Japan’s economic growth turned negative again in the third quarter of the year. While expectation of economic buoyancy was high over the Tokyo Olympic Games in July and the Paralympics in August, it seems to have been offset by the adverse side-effects of COVID-19.
According to the Japanese Cabinet Office announced Monday, the country’s GDP fall by 0.8 percent quarter-on-quarter. While Japan’s GDP recovered back to plus from -1.1 percent in the first quarter to 0.4 percent in the second quarter, it slipped back to minus in the third quarter.
Primary reason for the contraction can be found in a 1.1-percent drop in private consumption, which takes up around half of the country’s GDP. In August, the Japanese government invoked a state of emergency to cut the working hours of restaurants and dines while advising the public against going outside to curb the daily highs of coronavirus cases that hovered over 25,000 at peak. This led to a plunge of public dining and travel, dampening the private appetite for consumption.
Japan’s exports and imports fell by 2.1 percent and 2.7 percent, respectively. The cut in auto production owing to lack of semiconductors across global supply chains was attributable to the dip in exports. Facilities investment by the business circle tanked 3.8 percent, following the decreasing demand of vehicles for business use and construction equipment. The analysis found that Japan’s sluggish domestic demand put a drag on its GDP by 0.9 percentage points.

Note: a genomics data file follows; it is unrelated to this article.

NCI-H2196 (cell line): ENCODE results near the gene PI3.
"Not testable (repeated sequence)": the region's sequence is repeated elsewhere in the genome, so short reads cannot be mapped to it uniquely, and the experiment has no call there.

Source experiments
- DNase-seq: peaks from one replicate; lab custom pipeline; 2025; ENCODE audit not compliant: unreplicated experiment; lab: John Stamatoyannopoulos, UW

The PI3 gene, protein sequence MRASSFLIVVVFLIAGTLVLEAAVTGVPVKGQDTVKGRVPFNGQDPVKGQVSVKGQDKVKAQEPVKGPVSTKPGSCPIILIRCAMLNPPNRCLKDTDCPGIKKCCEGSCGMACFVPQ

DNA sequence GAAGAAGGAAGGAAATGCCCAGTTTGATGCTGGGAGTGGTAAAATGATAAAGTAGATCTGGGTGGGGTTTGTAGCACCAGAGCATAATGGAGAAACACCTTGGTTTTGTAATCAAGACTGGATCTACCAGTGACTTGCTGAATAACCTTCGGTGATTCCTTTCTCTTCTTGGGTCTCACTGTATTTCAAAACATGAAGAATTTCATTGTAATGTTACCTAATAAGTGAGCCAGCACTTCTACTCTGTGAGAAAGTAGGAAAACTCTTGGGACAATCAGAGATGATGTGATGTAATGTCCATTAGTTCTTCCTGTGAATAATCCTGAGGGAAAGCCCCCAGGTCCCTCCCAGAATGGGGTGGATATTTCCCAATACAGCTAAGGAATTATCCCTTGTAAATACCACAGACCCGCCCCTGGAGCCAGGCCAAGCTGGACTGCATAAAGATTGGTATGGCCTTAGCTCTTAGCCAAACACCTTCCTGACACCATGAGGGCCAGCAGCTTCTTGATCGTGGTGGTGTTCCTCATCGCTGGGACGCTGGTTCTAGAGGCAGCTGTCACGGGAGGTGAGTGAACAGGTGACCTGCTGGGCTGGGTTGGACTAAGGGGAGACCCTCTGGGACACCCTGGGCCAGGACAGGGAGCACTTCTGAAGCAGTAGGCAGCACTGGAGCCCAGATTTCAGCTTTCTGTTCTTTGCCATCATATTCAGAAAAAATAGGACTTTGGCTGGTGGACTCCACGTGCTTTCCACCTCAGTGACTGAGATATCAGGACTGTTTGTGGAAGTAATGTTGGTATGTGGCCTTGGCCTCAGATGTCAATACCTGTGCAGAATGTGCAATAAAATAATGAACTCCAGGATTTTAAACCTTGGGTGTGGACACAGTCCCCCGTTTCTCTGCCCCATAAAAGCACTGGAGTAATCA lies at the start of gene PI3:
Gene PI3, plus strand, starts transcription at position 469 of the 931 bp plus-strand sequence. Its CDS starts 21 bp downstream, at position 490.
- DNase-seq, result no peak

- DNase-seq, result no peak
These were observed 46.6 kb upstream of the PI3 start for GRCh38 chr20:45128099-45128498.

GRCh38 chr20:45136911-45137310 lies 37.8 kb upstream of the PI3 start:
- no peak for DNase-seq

“There were some demands fore replacing home appliances and other products during the Olympic period, but effect completely vanished overwhelmed by the spread of the coronavirus,” said Jun Takeda, a senior economist at Itochu research institute, during an interview with Bloomberg News.
Economists are predicting that Japan will see a 5-percent growth in the fourth quarter. “The consumption appetite could be dampened by the rise in crude oil prices and the weakening Japanese yen,” the Japanese daily Asahi Shimbun said, suggesting Japan might struggle to restore its performance of the fourth quarter in 2019 as touted by the government.